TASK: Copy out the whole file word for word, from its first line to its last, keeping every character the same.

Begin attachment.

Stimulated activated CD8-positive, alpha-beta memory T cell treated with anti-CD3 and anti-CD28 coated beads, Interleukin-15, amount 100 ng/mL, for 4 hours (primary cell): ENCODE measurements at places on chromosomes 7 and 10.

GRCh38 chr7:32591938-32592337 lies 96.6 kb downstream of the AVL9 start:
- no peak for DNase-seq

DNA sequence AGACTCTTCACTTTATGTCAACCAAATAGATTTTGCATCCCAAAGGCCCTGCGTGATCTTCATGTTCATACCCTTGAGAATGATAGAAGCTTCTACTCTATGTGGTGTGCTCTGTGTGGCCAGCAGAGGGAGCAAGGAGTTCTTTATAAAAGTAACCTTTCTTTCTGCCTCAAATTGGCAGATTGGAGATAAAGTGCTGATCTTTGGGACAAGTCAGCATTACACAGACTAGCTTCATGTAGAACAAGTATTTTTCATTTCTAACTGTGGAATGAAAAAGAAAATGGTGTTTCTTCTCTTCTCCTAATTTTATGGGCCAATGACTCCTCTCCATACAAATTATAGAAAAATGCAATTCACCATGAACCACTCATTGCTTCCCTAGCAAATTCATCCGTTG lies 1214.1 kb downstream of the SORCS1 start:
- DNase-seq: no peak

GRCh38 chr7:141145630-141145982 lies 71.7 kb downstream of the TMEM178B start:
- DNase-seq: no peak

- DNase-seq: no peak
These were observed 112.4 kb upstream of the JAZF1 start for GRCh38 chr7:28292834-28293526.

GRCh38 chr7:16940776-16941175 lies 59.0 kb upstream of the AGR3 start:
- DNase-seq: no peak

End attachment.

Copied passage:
Stimulated activated CD8-positive, alpha-beta memory T cell treated with anti-CD3 and anti-CD28 coated beads, Interleukin-15, amount 100 ng/mL, for 4 hours (primary cell): ENCODE measurements at places on chromosomes 7 and 10.

GRCh38 chr7:32591938-32592337 lies 96.6 kb downstream of the AVL9 start:
- no peak for DNase-seq

DNA sequence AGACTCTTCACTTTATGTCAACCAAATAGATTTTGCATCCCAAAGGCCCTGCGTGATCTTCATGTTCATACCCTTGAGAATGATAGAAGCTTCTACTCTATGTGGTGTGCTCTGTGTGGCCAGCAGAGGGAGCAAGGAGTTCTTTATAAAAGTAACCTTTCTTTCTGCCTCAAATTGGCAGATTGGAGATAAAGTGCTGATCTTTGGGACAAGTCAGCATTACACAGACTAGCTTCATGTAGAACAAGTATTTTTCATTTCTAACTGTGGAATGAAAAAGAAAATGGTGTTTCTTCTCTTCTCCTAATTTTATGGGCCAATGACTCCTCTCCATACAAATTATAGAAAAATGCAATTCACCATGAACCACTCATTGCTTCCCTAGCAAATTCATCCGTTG lies 1214.1 kb downstream of the SORCS1 start:
- DNase-seq: no peak

GRCh38 chr7:141145630-141145982 lies 71.7 kb downstream of the TMEM178B start:
- DNase-seq: no peak

- DNase-seq: no peak
These were observed 112.4 kb upstream of the JAZF1 start for GRCh38 chr7:28292834-28293526.

GRCh38 chr7:16940776-16941175 lies 59.0 kb upstream of the AGR3 start:
- DNase-seq: no peak